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Old 11-06-2011, 10:34 AM   #1
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Default SATA and windows

I've had a few problems in the past where you have to set your harddrives in the BIOS to Native IDE in order to get them to boot. Is it true that the speed of the SATA drives will be capped to IDE standard on this setting?
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Old 11-07-2011, 07:16 AM   #2
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Default Re: SATA and windows

yes, it's true that the speed is limited. worse, after the installation there is no guarentee that you can change the setting back since that'd be a major hardware change and windows would either refuse to boot or at best require re-activation.

If I recall correctly the way to get around this issue is to slip stream SATA drivers into the windows XP install image then burn a new disc.

if you google slipstream XP you should find a guide on the microsoft website telling you how to do this,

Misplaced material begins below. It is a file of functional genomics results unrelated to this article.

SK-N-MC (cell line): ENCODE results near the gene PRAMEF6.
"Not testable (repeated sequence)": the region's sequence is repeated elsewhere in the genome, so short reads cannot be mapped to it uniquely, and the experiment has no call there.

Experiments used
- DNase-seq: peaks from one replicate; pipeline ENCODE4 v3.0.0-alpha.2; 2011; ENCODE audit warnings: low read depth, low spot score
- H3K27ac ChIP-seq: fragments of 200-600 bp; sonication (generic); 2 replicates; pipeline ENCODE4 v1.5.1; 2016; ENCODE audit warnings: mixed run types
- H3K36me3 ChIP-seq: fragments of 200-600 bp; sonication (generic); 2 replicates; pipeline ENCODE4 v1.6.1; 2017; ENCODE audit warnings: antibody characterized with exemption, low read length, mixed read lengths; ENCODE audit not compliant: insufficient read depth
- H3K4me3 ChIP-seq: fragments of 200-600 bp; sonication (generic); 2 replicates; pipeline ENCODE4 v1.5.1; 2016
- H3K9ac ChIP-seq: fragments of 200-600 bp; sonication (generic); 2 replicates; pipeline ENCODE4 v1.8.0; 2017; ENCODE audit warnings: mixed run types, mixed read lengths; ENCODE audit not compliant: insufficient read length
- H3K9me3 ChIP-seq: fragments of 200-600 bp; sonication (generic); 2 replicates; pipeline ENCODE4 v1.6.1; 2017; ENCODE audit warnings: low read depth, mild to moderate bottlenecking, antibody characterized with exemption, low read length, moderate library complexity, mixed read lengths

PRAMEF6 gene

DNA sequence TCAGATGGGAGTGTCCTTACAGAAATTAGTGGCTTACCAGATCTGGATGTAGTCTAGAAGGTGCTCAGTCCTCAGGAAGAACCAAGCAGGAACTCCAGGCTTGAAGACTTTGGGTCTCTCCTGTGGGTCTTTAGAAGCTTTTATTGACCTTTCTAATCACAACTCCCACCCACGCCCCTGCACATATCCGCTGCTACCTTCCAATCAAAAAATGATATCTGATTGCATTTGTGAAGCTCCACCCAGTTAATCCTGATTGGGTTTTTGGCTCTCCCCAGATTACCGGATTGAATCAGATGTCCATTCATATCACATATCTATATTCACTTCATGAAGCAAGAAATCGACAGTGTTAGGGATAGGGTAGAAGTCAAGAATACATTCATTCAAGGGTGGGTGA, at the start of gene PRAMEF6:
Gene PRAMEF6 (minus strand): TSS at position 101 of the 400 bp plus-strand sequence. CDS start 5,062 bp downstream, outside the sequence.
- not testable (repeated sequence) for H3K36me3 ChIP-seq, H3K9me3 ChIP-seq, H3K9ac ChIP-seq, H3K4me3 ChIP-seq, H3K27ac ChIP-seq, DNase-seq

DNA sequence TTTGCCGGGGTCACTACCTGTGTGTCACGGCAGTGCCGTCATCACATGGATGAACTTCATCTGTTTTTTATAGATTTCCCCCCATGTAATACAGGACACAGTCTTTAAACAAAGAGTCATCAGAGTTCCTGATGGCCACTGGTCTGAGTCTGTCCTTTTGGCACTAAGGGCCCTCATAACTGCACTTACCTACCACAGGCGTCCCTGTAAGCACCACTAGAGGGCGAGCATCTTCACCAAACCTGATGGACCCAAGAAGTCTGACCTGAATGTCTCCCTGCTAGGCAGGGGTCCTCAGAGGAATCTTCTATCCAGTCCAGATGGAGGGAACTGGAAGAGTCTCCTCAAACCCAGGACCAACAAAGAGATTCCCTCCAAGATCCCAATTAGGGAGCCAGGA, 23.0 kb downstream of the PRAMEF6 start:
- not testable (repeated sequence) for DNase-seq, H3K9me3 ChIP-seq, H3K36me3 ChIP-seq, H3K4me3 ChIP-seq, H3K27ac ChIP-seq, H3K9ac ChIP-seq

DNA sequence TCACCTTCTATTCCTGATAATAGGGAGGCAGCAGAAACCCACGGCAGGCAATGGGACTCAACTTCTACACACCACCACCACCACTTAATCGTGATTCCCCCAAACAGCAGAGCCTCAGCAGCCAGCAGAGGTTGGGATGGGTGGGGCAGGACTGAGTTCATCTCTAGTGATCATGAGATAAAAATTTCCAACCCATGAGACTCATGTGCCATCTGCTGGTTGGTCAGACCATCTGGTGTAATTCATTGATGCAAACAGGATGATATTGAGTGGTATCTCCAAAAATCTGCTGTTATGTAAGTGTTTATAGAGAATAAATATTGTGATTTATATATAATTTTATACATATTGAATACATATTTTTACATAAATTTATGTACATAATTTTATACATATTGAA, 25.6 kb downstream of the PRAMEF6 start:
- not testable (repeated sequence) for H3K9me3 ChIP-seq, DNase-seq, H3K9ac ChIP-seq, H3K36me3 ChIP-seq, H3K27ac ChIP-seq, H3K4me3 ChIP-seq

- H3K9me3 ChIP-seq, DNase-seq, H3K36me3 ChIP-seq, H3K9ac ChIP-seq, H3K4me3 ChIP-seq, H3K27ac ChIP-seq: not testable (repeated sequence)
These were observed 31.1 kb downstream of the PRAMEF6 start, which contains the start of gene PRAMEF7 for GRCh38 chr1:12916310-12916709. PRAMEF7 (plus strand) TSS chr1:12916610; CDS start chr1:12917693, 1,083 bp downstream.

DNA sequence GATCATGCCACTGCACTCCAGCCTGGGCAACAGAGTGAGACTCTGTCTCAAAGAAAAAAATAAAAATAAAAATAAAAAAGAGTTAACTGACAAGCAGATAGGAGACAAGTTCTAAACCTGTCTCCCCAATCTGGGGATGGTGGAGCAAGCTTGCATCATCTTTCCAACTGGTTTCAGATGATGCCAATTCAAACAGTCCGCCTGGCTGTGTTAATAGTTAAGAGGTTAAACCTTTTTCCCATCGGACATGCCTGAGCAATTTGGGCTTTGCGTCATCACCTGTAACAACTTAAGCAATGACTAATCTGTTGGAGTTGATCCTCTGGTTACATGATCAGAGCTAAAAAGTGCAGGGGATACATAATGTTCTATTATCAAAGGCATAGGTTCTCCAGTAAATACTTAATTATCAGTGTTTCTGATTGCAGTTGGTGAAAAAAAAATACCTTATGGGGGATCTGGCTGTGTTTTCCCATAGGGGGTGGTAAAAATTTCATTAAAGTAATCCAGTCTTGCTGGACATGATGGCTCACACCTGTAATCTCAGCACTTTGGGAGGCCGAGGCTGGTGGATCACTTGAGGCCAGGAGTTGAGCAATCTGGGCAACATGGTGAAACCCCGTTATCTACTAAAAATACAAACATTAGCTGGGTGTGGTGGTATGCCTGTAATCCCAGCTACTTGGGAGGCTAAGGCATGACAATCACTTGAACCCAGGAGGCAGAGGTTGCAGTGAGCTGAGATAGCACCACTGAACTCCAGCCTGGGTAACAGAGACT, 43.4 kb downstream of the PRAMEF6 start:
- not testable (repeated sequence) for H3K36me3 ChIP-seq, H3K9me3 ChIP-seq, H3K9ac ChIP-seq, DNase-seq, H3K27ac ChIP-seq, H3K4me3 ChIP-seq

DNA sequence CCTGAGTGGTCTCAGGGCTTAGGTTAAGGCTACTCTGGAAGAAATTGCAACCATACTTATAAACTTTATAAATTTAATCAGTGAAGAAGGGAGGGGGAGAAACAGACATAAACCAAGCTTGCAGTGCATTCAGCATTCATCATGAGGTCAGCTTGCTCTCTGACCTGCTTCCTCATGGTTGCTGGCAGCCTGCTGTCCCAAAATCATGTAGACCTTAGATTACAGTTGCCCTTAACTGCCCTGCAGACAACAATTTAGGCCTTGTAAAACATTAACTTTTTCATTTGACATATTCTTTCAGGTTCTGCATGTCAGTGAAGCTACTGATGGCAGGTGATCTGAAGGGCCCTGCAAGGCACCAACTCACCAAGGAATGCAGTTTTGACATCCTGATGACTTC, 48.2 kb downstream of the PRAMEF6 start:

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Old 11-07-2011, 12:34 PM   #3
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Default Re: SATA and windows

Quote:
Originally Posted by root View Post
yes, it's true that the speed is limited. worse, after the installation there is no guarentee that you can change the setting back since that'd be a major hardware change and windows would either refuse to boot or at best require re-activation.

If I recall correctly the way to get around this issue is to slip stream SATA drivers into the windows XP install image then burn a new disc.

if you google slipstream XP you should find a guide on the microsoft website telling you how to do this,
I don't see any mention of XP in the OP, but for the record, it's possible to install Vista and 7 on a system with IDE enabled in the BIOS, and then change it over to AHCI once the correct drivers are installed for the motherboard. It's just a registry key, I do it all the time. Neowin Guide: How to change from IDE to AHCI without reinstalling Windows - Neowin.net (I've never had to change the second part of the instruction where they mention PCIide, but it makes sense...)

The performance hit, by the way, is negligible for some tasks in Windows. NCQ and the other techs made possible by AHCI don't have much of an impact until you start really hitting the hard drive, things like multimedia streaming, video editing, etc.
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